Ethanolic and aqueous extracts did not produce any ulceration, whereas indomethacin was found to produce ulcers with an ulcer score of 5. This indicates that C. pulcherrima does not have ulcerogenic potential, indicating that it is non ulcerogenic.

 » Discussion Top

The cotton pellet-induced granuloma formation is a sub-acute inflammatory response that includes transudative and proliferative phase. Monocyte infiltration and fibroblast proliferation are commonly seen in granuloma. Nonsteroidal anti-inflammatory drugs (NSAIDs) decrease the size of granuloma by inhibiting granulocyte infiltration, preventing generation of collagen fibres and suppressing mucopolysaccharides. [11]

In the present study, both the extracts exhibited a significant anti-inflammatory activity in a cotton pellet granuloma test by the decrease in granuloma tissue development. This may be due to inhibition of fibroblasts and synthesis of collagen and mucopolysaccharides during granuloma tissue formation by lupeol and quercetin in CP. Flavonoids in general and quercetin in particular are reported to possess analgesic, anti-inflammatory, and antiulcer activities. [12],[13]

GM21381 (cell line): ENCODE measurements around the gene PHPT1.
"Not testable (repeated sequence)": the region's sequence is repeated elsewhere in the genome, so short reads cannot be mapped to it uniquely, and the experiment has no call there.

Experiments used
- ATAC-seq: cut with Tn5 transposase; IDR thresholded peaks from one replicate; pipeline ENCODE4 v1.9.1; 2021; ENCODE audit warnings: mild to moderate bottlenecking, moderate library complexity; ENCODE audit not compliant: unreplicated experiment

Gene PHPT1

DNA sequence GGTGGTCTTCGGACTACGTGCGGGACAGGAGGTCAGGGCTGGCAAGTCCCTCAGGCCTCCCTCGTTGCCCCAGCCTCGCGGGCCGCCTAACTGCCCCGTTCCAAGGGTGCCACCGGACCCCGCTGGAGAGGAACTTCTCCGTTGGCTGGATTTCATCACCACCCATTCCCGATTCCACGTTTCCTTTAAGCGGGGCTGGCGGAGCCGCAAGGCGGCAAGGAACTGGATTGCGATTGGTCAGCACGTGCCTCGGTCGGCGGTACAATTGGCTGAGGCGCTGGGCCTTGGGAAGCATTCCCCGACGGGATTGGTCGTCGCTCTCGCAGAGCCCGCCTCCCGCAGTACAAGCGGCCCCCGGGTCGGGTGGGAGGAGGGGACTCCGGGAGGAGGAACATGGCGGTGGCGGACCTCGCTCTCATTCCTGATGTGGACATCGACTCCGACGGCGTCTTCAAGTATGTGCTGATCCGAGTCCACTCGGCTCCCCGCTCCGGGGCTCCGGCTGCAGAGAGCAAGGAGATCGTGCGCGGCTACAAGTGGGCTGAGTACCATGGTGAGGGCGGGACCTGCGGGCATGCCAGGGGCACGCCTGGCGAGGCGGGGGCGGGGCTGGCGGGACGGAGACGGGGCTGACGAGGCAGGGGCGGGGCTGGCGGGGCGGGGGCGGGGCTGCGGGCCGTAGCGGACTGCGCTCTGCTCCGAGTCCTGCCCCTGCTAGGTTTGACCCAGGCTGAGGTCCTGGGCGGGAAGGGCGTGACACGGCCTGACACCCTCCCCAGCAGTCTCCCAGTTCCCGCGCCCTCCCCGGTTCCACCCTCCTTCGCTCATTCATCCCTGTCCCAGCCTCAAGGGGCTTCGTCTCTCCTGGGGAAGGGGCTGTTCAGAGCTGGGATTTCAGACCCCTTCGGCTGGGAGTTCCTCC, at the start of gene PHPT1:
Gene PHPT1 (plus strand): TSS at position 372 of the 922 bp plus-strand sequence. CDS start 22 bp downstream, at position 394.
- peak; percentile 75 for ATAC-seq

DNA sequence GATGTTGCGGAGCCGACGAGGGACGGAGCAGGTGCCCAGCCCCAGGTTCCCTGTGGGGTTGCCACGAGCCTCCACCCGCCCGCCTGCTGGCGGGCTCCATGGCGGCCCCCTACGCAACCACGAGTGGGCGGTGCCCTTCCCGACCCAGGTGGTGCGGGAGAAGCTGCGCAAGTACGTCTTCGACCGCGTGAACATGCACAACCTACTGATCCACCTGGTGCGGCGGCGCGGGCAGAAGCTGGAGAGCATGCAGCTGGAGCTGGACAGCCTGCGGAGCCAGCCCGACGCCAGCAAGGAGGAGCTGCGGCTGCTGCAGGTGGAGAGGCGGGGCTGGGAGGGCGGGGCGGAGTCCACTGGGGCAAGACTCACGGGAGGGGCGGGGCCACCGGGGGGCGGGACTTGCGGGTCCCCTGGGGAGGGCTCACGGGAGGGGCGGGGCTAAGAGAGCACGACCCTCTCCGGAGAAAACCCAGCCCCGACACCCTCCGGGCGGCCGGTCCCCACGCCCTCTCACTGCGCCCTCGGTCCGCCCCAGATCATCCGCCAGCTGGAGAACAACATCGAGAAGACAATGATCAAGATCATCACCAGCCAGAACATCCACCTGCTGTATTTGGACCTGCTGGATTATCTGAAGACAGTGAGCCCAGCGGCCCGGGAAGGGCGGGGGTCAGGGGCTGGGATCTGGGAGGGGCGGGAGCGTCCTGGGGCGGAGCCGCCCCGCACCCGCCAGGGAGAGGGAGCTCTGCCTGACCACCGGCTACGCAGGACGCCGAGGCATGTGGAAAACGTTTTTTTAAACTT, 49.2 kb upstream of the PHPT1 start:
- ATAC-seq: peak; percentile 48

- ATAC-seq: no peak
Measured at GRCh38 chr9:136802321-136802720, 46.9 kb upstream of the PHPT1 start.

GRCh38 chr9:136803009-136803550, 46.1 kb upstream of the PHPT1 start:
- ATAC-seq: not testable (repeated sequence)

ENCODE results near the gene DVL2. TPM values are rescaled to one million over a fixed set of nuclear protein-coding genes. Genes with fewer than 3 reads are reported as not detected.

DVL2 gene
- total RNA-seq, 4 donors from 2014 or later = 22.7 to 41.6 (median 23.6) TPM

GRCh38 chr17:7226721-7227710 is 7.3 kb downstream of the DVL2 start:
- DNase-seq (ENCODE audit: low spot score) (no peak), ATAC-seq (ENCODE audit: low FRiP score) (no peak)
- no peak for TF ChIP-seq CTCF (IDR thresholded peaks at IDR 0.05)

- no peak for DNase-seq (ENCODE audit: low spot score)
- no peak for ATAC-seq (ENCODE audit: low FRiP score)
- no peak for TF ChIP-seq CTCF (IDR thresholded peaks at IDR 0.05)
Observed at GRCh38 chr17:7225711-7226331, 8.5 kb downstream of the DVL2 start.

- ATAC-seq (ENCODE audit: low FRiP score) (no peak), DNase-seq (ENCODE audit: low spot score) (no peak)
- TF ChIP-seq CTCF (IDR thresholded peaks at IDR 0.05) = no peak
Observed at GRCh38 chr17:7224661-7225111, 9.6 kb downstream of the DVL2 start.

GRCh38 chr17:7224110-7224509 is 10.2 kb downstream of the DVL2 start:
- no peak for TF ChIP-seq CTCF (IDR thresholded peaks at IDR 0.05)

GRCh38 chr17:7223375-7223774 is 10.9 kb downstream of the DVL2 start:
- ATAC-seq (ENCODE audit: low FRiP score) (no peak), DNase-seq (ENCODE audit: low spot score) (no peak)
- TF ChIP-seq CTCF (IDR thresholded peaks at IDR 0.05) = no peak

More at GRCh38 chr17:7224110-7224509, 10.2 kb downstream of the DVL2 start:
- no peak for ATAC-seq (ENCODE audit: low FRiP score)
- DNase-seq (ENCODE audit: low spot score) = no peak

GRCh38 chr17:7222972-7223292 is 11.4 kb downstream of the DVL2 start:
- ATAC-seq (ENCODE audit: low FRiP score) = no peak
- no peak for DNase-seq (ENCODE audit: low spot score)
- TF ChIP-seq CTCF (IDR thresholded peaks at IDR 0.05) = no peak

Aspirin causes mucosal damage by interfering with prostaglandin synthesis, increasing acid secretion, and back diffusion of H + ions. [14] In stomach, prostaglandins play a vital protective role by stimulating secretion of HCO -3 and mucous, maintaining mucosal blood flow and regulating mucosal cell turnover, and repair. Thus the suppression of prostaglandin synthesis by NSAIDs results in increased susceptibility to mucosal injury and gastro duodenal ulceration. [15] It is also shown that ROS (reactive oxygen species) plays an important role in pathogenesis of mucosal damage caused by aspirin besides inhibition of COX enzymes. The present study observed that ethanolic and aqueous extracts reduced aspirin induced ulcers suggesting possible involvement of prostaglandin and mucus. CP is also reported to possess antioxidant activity that might have also contributed in antiulcer activity exhibited by extracts.